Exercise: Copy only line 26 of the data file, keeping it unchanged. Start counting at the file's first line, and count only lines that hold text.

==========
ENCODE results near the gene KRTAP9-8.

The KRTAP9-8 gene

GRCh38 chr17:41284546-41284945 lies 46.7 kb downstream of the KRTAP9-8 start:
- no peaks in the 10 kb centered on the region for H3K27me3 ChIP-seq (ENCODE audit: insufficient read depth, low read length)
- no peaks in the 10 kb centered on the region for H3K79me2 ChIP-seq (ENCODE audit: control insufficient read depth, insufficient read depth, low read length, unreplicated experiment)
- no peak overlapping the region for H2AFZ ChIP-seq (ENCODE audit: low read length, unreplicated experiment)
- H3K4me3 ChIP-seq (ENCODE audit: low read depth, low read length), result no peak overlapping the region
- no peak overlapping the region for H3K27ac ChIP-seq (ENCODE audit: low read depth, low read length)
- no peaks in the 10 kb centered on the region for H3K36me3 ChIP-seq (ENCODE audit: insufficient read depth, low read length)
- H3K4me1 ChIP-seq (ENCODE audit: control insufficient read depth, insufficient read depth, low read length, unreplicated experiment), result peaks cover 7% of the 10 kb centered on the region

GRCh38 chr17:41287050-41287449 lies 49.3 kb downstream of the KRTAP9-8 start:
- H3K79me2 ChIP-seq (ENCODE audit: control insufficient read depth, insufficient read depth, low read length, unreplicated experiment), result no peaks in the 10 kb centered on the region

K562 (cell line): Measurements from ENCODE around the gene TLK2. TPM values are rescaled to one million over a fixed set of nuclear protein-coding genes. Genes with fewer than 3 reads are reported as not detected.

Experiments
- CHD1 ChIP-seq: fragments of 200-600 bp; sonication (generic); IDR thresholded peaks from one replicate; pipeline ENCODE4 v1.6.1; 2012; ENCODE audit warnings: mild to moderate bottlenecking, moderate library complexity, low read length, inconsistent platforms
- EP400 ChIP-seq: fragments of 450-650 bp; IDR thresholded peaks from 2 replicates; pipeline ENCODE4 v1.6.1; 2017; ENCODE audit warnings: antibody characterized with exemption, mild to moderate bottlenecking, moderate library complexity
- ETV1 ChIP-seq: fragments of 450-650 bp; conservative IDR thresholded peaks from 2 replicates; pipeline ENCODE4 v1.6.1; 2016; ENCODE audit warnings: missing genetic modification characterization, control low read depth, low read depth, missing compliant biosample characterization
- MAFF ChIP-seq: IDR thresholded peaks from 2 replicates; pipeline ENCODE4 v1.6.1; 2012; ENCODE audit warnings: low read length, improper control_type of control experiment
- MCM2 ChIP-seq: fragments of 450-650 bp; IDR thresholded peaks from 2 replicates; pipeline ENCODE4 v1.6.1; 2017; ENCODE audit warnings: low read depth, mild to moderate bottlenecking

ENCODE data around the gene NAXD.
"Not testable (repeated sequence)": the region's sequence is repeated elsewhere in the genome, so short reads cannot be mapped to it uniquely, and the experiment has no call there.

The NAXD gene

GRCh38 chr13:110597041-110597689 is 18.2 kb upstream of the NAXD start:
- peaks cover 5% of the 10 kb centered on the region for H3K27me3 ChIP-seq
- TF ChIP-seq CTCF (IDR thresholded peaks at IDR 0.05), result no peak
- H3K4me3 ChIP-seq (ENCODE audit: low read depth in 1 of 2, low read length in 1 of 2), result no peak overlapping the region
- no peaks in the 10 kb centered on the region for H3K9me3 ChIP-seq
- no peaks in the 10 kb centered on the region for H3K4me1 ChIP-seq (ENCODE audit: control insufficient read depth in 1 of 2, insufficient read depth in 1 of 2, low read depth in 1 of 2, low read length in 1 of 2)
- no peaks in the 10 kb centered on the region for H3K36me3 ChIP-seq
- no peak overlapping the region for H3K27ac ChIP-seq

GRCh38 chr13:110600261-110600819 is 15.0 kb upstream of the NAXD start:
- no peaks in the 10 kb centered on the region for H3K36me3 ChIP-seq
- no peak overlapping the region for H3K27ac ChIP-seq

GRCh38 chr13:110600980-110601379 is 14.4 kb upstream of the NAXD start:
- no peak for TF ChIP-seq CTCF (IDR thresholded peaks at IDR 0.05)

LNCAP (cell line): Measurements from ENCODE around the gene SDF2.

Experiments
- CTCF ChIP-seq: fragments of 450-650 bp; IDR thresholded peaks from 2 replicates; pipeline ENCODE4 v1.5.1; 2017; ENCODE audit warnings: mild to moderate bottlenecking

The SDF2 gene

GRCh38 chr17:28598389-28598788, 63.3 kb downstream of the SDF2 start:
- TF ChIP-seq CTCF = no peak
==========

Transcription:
- H3K4me3 ChIP-seq (ENCODE audit: low read depth in 1 of 2, low read length in 1 of 2), result no peak overlapping the region